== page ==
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Science
LEADING EDGE
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Thursday 21:00-21:30
Leading Edge brings you the latest news from the world of science. Geoff Watts celebrates discoveries as soon as they're being talked about - on the internet, in coffee rooms and bars; often before they're published in journals. And he gets to grips with not just the science, but with the controversies and conversation that surround it.
radioscience@bbc.co.uk
LISTEN AGAINListen 30 min
Listen to 11 July
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GEOFF WATTS
Geoff Watts
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Thursday 11 July 2002
A new genus of hominid found in northern Chad
Images courtesy of M.P.F.T.

Time for Toumai

This week Leading Edge reports on an amazing fossilised skull recently recovered from the Djurab desert in northern Chad - which has been assigned to a brand new genus of hominid. Called Toumaï (after the name given to babies that are born just before the dry season in the region) it is associated with a fauna which indicates an age close to 7 million years ago.

Toumai displays unique characteristics which suggest a close relationship to the last common ancestor between Humans and Chimpanzees - indicating that he is a likely ancestor of all later hominids. His geographic location also suggests earlier pan-African distribution of hominids and chimpanzee-human divergence than previously indicated by most molecular studies.

Geoff Watts hears from Professor Michel Brunet, Director of the Mission Paléoanthropologique Franco Tchadienne who reports his team's findings in the latest edition of Nature magazine. And he discusses the implications of this discovery with experts Henry Gee of Nature and Leslie Aiello of University College London.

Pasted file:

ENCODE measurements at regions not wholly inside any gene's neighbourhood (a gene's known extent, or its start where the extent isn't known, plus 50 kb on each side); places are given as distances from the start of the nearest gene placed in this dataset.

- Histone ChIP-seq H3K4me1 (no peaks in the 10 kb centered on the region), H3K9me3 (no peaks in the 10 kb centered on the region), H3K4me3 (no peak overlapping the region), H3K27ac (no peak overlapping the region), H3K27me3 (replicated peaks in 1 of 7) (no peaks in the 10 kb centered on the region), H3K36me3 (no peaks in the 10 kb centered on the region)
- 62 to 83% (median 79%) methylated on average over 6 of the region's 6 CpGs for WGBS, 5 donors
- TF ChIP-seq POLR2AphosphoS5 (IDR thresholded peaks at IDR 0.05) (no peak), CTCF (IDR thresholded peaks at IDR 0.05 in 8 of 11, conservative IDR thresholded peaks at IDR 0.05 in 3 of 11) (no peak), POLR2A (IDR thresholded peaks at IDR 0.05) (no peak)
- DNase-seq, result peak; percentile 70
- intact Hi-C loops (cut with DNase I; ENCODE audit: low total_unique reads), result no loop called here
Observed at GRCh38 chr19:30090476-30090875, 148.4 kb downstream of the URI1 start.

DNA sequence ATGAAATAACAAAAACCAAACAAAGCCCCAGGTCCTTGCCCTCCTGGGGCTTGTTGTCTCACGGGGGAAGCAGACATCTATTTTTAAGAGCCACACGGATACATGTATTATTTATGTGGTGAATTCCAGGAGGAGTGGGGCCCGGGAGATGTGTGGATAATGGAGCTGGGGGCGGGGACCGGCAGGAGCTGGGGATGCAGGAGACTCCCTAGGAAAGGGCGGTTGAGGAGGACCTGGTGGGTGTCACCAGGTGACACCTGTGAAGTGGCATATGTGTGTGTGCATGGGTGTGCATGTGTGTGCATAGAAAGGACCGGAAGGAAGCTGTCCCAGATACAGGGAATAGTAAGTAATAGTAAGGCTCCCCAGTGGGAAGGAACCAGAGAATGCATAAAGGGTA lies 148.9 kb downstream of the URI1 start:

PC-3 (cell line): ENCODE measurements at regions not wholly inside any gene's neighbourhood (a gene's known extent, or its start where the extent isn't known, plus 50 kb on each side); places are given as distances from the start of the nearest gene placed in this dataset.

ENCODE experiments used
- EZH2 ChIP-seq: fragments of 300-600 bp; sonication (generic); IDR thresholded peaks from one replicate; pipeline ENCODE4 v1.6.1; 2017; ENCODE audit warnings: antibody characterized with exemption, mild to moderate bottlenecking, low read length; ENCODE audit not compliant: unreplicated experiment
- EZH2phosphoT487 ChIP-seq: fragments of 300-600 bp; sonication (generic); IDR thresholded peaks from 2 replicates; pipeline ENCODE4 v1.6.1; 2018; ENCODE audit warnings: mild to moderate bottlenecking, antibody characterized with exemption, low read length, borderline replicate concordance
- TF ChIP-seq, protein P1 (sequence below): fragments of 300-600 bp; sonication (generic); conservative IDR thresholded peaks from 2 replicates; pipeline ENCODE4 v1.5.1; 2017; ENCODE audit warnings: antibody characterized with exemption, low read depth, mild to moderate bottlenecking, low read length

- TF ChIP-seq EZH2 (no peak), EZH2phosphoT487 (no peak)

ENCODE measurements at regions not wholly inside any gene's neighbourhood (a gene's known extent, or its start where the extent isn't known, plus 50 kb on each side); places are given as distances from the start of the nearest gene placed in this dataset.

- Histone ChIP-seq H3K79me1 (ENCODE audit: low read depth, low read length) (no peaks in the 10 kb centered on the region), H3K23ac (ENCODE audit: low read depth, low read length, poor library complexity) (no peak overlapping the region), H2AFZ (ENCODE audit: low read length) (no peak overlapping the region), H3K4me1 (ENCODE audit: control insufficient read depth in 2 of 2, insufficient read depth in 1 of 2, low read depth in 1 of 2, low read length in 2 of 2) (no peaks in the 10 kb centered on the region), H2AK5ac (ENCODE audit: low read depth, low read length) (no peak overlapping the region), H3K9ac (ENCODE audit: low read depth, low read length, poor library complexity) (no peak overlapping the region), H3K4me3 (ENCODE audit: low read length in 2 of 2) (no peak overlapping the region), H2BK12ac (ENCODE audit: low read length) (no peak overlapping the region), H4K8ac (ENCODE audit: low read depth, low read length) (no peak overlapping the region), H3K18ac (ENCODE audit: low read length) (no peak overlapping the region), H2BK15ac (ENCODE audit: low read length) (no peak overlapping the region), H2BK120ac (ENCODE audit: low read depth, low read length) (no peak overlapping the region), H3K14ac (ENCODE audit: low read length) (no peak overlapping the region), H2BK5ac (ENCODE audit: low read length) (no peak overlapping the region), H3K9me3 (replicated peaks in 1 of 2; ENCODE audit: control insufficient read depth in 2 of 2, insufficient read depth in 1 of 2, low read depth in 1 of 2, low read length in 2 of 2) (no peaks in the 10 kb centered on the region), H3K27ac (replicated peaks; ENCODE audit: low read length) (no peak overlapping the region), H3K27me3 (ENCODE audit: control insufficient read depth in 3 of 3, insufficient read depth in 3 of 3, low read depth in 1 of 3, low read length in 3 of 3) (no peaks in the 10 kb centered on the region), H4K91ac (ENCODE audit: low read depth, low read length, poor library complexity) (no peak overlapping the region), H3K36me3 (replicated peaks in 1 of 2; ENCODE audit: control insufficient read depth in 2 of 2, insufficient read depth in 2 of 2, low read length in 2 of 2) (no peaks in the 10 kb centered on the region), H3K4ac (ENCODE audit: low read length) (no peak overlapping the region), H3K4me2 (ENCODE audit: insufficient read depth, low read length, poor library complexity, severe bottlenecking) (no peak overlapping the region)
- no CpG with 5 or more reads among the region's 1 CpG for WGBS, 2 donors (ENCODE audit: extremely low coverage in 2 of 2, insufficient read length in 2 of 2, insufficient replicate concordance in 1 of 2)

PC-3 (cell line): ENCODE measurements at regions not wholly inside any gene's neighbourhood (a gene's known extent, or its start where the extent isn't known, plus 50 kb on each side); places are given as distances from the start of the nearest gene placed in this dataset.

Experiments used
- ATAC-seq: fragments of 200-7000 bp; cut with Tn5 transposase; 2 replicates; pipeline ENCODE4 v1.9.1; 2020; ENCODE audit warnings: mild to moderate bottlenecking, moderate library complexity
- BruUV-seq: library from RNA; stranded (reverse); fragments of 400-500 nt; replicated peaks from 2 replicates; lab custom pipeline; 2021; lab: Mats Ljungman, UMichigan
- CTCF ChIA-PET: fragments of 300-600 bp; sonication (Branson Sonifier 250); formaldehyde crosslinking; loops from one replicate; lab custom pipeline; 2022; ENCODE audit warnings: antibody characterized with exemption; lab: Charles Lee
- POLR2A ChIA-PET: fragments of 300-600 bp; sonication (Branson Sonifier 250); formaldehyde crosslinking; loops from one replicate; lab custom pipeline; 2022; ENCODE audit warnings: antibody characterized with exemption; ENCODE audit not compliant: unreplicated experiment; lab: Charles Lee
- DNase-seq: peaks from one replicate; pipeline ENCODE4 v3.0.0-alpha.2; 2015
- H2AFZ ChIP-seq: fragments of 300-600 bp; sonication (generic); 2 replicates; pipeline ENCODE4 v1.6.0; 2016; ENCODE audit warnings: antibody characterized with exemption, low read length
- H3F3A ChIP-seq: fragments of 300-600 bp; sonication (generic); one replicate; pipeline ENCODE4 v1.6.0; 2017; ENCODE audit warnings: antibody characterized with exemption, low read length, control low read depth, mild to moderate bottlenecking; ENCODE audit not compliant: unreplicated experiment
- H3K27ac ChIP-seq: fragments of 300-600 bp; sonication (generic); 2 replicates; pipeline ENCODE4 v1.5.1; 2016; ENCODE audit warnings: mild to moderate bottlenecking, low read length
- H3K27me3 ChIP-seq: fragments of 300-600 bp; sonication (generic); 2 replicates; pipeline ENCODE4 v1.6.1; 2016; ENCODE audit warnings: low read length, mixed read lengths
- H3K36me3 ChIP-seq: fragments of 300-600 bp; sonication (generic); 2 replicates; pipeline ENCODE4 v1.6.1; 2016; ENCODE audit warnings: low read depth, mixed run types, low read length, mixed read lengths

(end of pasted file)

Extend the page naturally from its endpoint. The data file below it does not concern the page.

Sceptics in Science

If you think that finds like these might be mere skull-duggery then you would have felt at home at this year's Fourth World Skeptics Conference in California. Catastrophic collision course orbits and incredible crop circles are a few of many fallible phenomena. Molly Bentley talks to the self-proclaimed sceptics who believe that extraordinary claims require extraordinary proof and asks if their scepticism should skew sensible scientific investigation.

Better ways to Breathe?

Monitoring the electrical activity of the brain using electroencephalography or EEG is a routine form of investigation in neurology clinics. However Tobias Egner and John Gruzelier at Imperial College London are trying it out as a new method of helping musicians improve their performance. Several techniques already exist - the best known being Alexander technique, a set of exercises that emphasise posture and breathing. Geoff Watts finds out how displaying brain activity as a wavy trace on a screen seems to be the most effective way for musicians - and perhaps others - to prepare their minds for a creative performance.

Joining Geoff to discuss these exciting discoveries will be Gabrielle Walker, consultant to New Scientist magazine. They also find out how scientists have built the world's first artificial virus.

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